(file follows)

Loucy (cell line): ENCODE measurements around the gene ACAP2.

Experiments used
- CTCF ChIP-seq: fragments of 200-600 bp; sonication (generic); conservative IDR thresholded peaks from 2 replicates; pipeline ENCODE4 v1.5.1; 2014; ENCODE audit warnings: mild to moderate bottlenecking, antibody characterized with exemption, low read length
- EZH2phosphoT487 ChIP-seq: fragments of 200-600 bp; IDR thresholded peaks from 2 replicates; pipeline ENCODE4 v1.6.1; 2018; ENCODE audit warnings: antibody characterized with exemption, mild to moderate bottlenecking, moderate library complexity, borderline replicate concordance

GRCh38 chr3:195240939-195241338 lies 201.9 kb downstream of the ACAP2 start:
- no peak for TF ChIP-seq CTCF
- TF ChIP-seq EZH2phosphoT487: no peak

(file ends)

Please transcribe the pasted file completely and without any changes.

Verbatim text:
Loucy (cell line): ENCODE measurements around the gene ACAP2.

Experiments used
- CTCF ChIP-seq: fragments of 200-600 bp; sonication (generic); conservative IDR thresholded peaks from 2 replicates; pipeline ENCODE4 v1.5.1; 2014; ENCODE audit warnings: mild to moderate bottlenecking, antibody characterized with exemption, low read length
- EZH2phosphoT487 ChIP-seq: fragments of 200-600 bp; IDR thresholded peaks from 2 replicates; pipeline ENCODE4 v1.6.1; 2018; ENCODE audit warnings: antibody characterized with exemption, mild to moderate bottlenecking, moderate library complexity, borderline replicate concordance

GRCh38 chr3:195240939-195241338 lies 201.9 kb downstream of the ACAP2 start:
- no peak for TF ChIP-seq CTCF
- TF ChIP-seq EZH2phosphoT487: no peak